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How to Explore Your Dreams—Literally and Lucidly How to Explore Your Dreams—Literally and Lucidly

How to Explore Your Dreams—Literally and Lucidly

by Andrew Price

June 27, 2013


I recently spent some time exploring my dreams. And, no, I don’t mean ruminating about my life ambitions. I mean literally exploring what happens in my head when I sleep at night.
 
Lucid dreams are dreams that you know are dreams while you’re having them. This gives you total freedom to explore your dream world and, sometimes, control it. There are, most people agree, various levels of lucidity. You can be lucid enough to decide to fly without being lucid enough to understand that you’re actually in bed and can’t be hurt by crashing into power lines. It’s fascinating territory—especially given all the connections between dreams and the subconscious. 
 
As it turns out, there are many techniques you can use to make lucid dreaming more likely. If you practice them and do end up lucid dreaming, you can do all sorts of interesting things. There are the obvious ones—flying and bacchanalia and so on—but that’s just the beginning. You can also practice a skill you want to get better at, for example, or literally pass through a looking glass. One thing I really wanted to do was ask characters in my dreams if they knew they were just figments of my imagination. I ended up doing that, but first, here are some notes on how to lucid dream.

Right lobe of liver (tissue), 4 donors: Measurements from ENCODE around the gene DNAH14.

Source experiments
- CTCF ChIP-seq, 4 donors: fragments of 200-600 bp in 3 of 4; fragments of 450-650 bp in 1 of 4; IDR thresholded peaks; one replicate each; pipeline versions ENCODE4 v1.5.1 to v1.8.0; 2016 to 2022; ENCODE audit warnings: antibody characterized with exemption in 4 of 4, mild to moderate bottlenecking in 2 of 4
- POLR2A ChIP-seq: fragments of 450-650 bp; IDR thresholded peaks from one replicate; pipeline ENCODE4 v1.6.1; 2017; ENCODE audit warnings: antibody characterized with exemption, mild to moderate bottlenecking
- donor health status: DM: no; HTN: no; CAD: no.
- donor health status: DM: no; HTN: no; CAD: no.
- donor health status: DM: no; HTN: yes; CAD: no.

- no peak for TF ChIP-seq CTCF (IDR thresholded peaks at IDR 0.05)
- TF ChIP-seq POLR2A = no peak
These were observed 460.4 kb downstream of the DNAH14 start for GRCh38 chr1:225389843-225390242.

Keep a Dream Journal
 
This is one of the most common suggestions you’ll come across. You’re supposed to take some time immediately after you wake up to write down everything you remember from the previous night’s dreams. (If you think you don’t dream, by the way, you’re wrong; you just don’t remember them.)
 
Keeping a dream journal helps connect your conscious, waking mind, with your dreaming mind by building your awareness of, and sensitivity to, your dream experience. You’ll be surprised at how much more you can remember with some effort.
 
If you can be disciplined about this, it may work well. At the least, it’ll give you a new window into your subconscious. The difficulty with this technique, however, is that it gives you yet another thing to do in the morning when you’re (probably) rushing to work or something.
 
Reality Checks
 
As you may have noticed, the dream world is a little less predictable than waking reality. But actually, the funny thing is that you generally don’t notice that fact during a dream. There’s a wide range of techniques that all involve getting you to notice that dream reality is weird when you’re dreaming, which then jolts you into lucidity. These are called “reality checks.”
 
If you perform these reality checks regularly in your waking life, you’ll start to do them without thinking—and that’s the key. That means you’ll start doing them automatically in your dreams. When you do, and then notice a reality check fails, it’ll set off a string of thoughts—“What am I noticing? Oh yeah, that gravity isn’t working. Why do I care? Oh right, this is a test of whether I’m dreaming. I must be dreaming!”—that culminates in you becoming aware enough to know you’re in a dream without waking up.